If you’re the parent of a young soccer player, but you never played soccer yourself, you may be confused by all the different types of youth soccer programs, including recreational, academy, club — and for older kids, school teams.
You don’t want your child to be unhappy or uncomfortable by signing them up for the wrong program. So how do you choose the one that’s best suited for your child’s abilities and goals? To make your decision, it’s important to have an understanding of the differences among recreational, academy and club soccer. We’ll also explain how high school teams come into play.
Recreational or “rec” soccer places fun as a priority. Most children start playing recreational soccer to learn the rules and foster a love of the sport. Recreational soccer is usually offered for all ages, but it is much more popular among younger players as they are introduced to the sport.
In recreational soccer, the coaches are usually volunteers — often times parents of one of the players. Recreational leagues emphasize equal playing time for all the players, so no one feels left out and everyone gets a chance to participate. Also, there are no tryouts required for recreational soccer.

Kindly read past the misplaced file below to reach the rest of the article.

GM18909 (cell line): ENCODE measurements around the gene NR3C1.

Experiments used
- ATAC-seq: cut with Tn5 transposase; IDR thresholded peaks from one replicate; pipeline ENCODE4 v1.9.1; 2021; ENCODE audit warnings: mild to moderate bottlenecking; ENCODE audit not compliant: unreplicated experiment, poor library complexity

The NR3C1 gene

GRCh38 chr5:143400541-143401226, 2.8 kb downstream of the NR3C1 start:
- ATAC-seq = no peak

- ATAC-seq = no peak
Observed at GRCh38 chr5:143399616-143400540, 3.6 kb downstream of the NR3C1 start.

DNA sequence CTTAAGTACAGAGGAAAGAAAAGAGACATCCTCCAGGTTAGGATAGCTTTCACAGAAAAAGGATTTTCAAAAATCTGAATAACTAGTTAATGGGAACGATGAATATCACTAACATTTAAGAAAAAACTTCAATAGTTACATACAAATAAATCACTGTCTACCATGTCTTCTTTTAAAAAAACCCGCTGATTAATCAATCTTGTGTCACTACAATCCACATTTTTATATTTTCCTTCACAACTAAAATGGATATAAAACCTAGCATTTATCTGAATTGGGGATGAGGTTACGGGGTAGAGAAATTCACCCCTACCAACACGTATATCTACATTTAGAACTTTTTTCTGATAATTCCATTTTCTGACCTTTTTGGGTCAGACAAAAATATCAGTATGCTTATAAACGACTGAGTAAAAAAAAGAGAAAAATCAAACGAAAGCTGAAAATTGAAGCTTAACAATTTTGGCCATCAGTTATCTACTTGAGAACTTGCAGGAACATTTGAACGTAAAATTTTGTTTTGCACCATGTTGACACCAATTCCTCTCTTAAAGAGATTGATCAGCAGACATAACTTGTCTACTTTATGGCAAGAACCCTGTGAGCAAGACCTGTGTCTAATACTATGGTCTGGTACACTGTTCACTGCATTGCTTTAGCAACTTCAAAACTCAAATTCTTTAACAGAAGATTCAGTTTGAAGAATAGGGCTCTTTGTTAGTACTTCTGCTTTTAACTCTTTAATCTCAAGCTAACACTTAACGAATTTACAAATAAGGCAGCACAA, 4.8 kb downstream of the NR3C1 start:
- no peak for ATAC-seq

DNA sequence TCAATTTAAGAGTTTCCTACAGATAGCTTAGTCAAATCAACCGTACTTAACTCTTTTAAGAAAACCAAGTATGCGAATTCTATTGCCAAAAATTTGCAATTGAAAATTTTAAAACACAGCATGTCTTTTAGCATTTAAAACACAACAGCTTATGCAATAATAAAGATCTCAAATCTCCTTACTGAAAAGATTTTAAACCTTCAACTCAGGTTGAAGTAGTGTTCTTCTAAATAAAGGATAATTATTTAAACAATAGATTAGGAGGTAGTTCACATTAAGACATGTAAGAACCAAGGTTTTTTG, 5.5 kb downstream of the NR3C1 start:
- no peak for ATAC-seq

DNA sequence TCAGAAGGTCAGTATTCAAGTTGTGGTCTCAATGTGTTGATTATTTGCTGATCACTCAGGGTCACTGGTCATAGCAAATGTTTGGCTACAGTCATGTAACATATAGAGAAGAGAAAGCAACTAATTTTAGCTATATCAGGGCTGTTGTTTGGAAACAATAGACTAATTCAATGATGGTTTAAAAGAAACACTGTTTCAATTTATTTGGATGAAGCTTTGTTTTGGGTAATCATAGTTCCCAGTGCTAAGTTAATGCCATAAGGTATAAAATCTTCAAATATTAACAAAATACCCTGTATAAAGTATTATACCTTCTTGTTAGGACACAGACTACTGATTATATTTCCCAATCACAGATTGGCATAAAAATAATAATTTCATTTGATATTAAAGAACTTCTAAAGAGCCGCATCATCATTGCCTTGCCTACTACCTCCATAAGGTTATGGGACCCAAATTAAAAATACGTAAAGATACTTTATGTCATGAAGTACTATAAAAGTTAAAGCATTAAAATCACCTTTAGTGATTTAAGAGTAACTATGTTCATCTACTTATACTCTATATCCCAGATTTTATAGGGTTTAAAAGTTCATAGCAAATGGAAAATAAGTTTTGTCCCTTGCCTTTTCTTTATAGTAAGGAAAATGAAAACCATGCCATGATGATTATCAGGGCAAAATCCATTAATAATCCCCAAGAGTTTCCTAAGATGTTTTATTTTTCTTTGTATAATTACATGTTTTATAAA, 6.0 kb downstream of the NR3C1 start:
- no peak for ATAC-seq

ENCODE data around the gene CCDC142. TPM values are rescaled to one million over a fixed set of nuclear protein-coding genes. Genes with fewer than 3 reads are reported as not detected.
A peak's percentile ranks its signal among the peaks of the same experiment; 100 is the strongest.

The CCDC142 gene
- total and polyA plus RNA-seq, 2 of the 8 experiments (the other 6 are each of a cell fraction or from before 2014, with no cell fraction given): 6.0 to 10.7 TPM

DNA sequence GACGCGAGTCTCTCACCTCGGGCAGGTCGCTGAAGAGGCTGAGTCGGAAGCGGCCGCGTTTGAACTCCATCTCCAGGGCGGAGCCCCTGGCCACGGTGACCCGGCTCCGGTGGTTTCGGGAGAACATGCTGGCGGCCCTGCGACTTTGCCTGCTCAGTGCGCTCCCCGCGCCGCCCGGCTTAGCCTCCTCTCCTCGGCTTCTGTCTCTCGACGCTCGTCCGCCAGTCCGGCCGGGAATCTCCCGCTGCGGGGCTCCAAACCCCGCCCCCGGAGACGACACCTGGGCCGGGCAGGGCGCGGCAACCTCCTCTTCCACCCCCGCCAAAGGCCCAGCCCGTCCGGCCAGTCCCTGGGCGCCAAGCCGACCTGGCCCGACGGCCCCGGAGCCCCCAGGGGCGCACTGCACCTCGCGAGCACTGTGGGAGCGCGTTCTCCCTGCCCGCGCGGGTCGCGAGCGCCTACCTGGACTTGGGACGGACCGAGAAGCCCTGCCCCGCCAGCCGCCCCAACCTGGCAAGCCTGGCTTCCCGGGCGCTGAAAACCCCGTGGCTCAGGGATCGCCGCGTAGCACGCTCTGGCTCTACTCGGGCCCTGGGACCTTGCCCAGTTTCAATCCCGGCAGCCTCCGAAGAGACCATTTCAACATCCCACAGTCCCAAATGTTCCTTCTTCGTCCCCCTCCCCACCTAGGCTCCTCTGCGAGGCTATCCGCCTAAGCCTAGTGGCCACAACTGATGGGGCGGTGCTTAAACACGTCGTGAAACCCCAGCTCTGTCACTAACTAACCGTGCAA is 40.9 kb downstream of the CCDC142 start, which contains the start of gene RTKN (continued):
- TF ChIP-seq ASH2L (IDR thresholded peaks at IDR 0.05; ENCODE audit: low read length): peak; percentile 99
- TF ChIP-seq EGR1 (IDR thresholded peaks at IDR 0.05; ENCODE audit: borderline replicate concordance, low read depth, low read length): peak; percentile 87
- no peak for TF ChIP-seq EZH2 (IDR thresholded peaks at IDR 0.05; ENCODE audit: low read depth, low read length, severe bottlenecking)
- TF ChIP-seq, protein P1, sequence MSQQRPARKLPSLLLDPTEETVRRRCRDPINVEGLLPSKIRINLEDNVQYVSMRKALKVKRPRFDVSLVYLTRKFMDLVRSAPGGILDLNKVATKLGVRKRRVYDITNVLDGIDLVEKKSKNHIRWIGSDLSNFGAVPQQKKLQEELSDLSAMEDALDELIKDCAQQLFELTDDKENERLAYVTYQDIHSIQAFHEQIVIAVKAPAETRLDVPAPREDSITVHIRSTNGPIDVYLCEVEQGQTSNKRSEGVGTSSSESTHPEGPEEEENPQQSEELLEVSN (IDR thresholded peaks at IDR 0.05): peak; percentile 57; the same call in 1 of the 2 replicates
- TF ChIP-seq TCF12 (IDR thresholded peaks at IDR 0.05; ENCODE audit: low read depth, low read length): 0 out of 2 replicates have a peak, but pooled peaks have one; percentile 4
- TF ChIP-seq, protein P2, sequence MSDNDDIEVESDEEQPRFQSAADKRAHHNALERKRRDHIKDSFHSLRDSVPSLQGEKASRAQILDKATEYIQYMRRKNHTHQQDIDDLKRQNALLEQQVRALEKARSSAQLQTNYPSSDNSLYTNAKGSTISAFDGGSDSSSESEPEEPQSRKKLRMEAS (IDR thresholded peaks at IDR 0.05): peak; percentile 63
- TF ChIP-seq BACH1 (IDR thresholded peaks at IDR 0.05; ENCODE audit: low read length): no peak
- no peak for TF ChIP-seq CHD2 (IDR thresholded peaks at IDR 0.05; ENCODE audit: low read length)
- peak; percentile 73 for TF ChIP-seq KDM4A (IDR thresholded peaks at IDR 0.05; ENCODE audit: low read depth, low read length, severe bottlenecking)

If a player in recreational soccer decides they want a more competitive environment, they can move up to academy soccer or club soccer, depending on their age.
Academy soccer is often used as a bridge from recreational to club soccer. It’s generally for players ages 7 to 10 and requires a tryout (or skills evaluation). Academy soccer is more competitive than recreational soccer. It emphasizes improving skills and prepares players for club soccer.
Although players do not have to play academy soccer to move on to club soccer, academy programs train players to be prepared for a more competitive environment. In academy soccer, players may not get equal playing time, as the coaches select players based on their skills.
Club, or select soccer, is for players ages 11-18. This program is for passionate players who want to compete at a higher level. Players must try out for a team and are not guaranteed a spot year after year. Club soccer will require travel throughout the city and maybe even the state or region.
If your player is interested in playing high school soccer, it’s important that they have experience playing club soccer. Club soccer and high school soccer work together with alternating seasons.
The combination of high school and club soccer is great for preparing players for college soccer by providing exposure and experience. If your player is a standout player on the field and wants continue their soccer career, club soccer is important for their development.
If you have any questions about which program to sign your child up for, any coach would be happy to help. Here at ASA, we also offer skills training that can be used to assess your player’s playing ability. As a club that emphasizes development, we offer four programs designed to advance players to the next level. To learn more about our club contact Coach today.